Above: Screenshots of the online water atlas EauRuraleBenin.org, which was developed in collaboration with the Ministry of Water in Benin. 

Last month, Akvo fulfilled the contract with the Ministry of Water in Benin (formerly La Direction Générale de l’Eau). The ministry used Akvo FLOW to register public water points in the rural areas of six departments in Benin. In total, almost 20,000 data points have been collected by 70 enumerators since the first training in November 2014. Part of the contract was to create an online water atlas where the ministry would be able to publicly share the collected data on water facility functionality and coverage across Benin and thereby inform decision-making at local and national levels. Besides data, the water atlas would compile interactive maps covering all rural and small towns areas, in order to share the data in a more attractive and useful way. The result is EauRuraleBenin.org, which is now live and is the first online water atlas that Akvo has been involved in creating.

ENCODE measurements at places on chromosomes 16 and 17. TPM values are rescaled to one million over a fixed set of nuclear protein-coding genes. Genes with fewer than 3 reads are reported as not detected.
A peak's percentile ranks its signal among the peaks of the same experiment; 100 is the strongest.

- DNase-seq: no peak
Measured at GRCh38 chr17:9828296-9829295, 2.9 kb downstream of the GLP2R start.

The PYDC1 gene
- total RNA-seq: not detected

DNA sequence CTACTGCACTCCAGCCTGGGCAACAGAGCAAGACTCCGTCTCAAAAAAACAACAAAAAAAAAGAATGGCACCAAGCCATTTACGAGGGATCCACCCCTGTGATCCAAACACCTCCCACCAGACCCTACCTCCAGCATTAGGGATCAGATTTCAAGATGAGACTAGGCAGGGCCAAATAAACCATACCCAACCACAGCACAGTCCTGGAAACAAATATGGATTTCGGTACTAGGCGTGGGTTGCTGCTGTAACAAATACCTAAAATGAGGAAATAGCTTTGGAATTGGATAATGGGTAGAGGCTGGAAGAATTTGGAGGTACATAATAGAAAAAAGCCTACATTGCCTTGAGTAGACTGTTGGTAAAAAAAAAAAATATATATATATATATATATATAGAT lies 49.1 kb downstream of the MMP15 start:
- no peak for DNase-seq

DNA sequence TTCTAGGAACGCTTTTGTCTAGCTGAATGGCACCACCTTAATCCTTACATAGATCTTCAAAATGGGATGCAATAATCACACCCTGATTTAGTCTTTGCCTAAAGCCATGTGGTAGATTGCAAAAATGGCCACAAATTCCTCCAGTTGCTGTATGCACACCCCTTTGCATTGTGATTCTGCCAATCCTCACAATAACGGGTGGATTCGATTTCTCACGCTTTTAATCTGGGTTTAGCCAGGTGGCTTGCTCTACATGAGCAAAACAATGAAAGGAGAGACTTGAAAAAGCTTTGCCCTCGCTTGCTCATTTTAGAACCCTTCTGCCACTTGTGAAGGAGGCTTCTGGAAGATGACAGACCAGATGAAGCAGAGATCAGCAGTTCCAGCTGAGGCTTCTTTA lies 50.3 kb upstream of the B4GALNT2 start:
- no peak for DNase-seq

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How we do comms and marketing at Akvo

by Alvaro de Salvo

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Akvo has a really small communications and marketing team. We are four part-time people in a tiny multinational of over 70 spread around the world. Openness is a cornerstone of our business. So this demands a deliberately pared-down and participatory, organisation-wide approach to communications.

We aim to support our colleagues to tell the stories of the work we and our partners do, on the ground as it happens. We do this by helping to improve their communications skills and providing practical help, so they are confident, active and positive voices for Akvo.

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My time to fly

by Mark Charmer


I’ve decided it’s time for me to move on from Akvo, and do new things in 2016.

I have been involved right from the beginning, since late 2006, and it’s been a tough decision to step away. But I’m very grateful to everyone in the organisation, for being so open-hearted and kind as I navigated the process of stepping out. It’s odd to realise I no longer need to carry in my head the whole picture of a 70-person organisation, in 14 countries, to keep on top of the multitude of things happening, and the details of how they happen (which is the important bit).